Maingear Ephex 3-Way SLI Performance Gaming System

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Maingear Ephex: Interior Design and Quality

The interior of the Maingear Ephex turned out to be a case study in superior cable management and design layout.  As you'll note in the pictures below, this Ephex system is extremely clean and well organized internally.


Strapped in tight and ready for battle are three EVGA GeForce 8800 Ultra graphics cards, which consume every available slot in the chassis, except for the PCI Express X1 slot in the first position, where Maingear elected to install the system's cold cathode light switch that is available on the systems IO back-plate.  On a side note, we'd offer that the way the Silverstone TJ10 is designed it is a bit cumbersome if you're the type that likes to have quick access and availability of pulling or moving cards in the system.  The side panel inside trim plate you see in the top left shot actually obstructs the area over the card slots, preventing direct access to their retaining screws unless you poke a long screw driver through the slot's access hole directly above it.  As you can imagine, unless you have a long magnetic screw driver, things can get sort of awkward here.  Ultimately you can remove the trim plate all together to gain unrestricted access but that takes removal of even more hardware, which is less than optimal.

In addition, with three of NVIDIA's behemoth flagship graphics cards operating in 3-Way SLI, an overclocked Core 2 Extreme Quad-Core processor and three hard drives, Maingear needed to back-up this system with a serious power plant, namely Silverstone's own DA1200 PSU.  The DA1200 has a continuous power output capacity of 1200 Watts; that's not peak power output mind you but continuous.  NVIDIA's system specs for 3-Way SLI call for a PSU capable of 1100 Watts peak power, so the DA1200 is more than up to the task.  The Silverstone DA1200 also has dual 8-pin PCI Express and six 6-pin PCI Express power connectors at its disposal, and it offers 1080 Watts / 90Amps of power across its single +12V rail -- in short, and we don't say this sort of thing too often, that's some kick-ass power.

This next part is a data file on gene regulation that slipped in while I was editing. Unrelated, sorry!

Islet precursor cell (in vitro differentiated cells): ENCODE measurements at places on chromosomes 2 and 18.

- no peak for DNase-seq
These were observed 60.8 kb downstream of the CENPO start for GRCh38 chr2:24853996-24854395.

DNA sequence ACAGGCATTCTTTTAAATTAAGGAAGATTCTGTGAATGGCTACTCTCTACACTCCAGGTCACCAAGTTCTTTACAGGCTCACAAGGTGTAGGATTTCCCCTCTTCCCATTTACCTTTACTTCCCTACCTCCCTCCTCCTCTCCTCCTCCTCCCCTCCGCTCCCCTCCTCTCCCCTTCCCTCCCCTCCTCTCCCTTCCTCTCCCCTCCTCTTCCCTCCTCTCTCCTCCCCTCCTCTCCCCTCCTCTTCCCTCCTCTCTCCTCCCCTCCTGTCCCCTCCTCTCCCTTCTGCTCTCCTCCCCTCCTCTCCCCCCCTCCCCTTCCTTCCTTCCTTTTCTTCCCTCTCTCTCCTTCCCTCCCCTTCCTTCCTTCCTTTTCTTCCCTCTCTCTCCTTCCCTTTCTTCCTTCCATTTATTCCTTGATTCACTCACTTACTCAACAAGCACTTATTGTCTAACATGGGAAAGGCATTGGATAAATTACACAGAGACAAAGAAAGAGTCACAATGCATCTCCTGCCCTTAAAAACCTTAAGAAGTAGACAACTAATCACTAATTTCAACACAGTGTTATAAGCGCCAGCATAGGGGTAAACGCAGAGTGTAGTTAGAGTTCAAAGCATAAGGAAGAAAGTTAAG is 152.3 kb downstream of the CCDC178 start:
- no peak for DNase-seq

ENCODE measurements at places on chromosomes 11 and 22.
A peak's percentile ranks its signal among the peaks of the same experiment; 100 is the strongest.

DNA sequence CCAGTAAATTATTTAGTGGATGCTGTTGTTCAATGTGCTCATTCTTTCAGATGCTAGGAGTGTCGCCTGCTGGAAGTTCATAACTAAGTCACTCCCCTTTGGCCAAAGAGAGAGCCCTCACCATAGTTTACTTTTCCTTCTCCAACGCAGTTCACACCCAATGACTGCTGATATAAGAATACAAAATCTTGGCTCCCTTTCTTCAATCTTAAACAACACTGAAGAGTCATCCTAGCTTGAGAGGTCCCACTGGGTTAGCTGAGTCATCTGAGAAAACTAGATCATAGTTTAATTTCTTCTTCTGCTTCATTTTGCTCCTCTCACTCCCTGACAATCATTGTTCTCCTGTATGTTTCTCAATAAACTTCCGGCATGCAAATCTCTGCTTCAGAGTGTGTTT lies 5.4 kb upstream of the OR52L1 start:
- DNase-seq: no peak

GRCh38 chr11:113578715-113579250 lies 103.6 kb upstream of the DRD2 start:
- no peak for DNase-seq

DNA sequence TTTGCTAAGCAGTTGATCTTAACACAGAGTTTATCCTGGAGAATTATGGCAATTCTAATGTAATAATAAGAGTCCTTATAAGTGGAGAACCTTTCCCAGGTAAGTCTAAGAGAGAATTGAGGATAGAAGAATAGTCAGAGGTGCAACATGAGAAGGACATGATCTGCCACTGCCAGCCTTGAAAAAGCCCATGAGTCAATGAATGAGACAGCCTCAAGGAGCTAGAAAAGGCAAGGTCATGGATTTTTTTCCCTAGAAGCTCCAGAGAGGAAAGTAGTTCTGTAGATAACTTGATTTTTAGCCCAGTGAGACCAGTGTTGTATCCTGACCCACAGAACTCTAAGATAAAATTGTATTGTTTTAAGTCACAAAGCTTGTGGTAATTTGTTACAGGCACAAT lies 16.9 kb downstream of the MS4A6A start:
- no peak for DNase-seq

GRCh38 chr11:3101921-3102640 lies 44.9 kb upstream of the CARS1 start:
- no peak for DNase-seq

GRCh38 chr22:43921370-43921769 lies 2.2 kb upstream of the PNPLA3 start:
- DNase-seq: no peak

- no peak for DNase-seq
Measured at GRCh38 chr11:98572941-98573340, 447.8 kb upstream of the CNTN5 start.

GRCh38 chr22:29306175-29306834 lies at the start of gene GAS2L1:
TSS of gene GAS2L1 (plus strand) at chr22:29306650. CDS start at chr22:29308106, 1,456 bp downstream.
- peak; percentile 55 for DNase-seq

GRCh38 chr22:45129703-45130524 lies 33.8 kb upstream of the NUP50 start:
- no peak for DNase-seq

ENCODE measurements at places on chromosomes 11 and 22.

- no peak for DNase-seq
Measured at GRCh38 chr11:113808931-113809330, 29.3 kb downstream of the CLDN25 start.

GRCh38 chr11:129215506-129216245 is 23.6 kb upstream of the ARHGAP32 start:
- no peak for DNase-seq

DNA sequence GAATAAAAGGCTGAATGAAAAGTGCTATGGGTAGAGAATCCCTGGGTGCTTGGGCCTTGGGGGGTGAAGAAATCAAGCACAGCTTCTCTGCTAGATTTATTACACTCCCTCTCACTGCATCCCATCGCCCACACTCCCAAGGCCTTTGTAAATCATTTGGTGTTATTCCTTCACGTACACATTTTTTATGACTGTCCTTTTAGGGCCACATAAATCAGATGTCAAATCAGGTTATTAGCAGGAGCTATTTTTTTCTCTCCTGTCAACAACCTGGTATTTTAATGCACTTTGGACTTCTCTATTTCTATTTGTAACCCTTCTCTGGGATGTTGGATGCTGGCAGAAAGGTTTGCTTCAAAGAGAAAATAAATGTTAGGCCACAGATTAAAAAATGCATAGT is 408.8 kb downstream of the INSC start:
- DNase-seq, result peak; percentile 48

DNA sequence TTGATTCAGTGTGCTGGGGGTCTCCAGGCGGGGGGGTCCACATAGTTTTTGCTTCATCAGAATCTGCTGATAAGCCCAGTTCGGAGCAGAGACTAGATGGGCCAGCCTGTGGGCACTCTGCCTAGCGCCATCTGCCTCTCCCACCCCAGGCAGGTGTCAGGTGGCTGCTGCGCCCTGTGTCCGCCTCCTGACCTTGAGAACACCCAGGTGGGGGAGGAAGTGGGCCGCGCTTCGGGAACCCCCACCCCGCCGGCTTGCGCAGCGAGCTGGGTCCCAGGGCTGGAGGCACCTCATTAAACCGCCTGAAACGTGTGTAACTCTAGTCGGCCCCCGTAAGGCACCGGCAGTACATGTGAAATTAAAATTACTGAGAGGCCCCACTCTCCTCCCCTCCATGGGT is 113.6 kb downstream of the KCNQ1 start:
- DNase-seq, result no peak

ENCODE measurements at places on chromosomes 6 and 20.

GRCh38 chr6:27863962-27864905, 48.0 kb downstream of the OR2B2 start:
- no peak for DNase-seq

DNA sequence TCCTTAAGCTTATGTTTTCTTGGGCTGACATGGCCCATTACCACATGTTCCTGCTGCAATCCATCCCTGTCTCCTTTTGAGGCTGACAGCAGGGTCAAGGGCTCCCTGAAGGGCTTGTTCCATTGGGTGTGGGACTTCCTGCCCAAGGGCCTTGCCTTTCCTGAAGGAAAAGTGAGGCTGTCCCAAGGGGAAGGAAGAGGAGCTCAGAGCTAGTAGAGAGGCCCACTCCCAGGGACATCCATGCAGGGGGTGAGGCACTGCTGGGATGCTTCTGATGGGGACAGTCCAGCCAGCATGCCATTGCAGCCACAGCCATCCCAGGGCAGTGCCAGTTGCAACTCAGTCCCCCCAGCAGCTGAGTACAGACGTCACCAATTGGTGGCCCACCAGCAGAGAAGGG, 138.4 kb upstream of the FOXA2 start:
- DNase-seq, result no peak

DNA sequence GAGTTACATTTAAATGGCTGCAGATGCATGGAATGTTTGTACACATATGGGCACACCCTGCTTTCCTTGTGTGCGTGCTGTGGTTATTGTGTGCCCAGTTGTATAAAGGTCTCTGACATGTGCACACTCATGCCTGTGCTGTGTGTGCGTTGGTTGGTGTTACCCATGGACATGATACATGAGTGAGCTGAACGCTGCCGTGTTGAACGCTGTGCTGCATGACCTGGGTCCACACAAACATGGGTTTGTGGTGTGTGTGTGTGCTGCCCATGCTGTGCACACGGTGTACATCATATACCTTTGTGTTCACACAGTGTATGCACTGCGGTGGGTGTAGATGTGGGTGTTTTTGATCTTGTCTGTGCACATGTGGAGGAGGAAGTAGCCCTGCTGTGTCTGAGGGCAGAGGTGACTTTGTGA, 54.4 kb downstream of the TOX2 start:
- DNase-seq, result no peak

Another nice feature of the Silverstone TJ10 case is its removable drive cage that has a simple press fit design that easily clips in and out of position.  Again, a 120mm intake fan is positioned in front of the drives and actually pulls cool air into the general motherboard area but also circulates a lot of air over the drives themselves as well.  Finally, you can get a good look at the new Asetek LCLC self-contained liquid cooling system that Maingear employed in this particular Ephex build.  As an option to "Redline Your CPU", users can select this water cooling system on Maingear's site at time of configuration and purchase for a $300 premium, but that also comes with a warranty-backed 4GHz overclock for a QX9650 CPU or in our case 3.8GHz for the QX6850 that was installed in our test system.  Overall the Asetek LCLC works really well, keeping the QX6850 quad-core CPU at a comfortable 55°C or less under heavy load, even at its aggressive overclocked speed.

In addition, the LCLC and the entire system as a whole was relatively quiet, especially when you consider the amount of horsepower under its hood.  The loudest component in the system seemed to be the Silverstone PSU but even that was more than reasonable for the amount of power it can produce.  In short, if you're in the market for a system with specs like this, you'll expect the acoustics to scale a bit along with performance, but we have to say the Maingear Ephex does a decent job of keeping noise in check.

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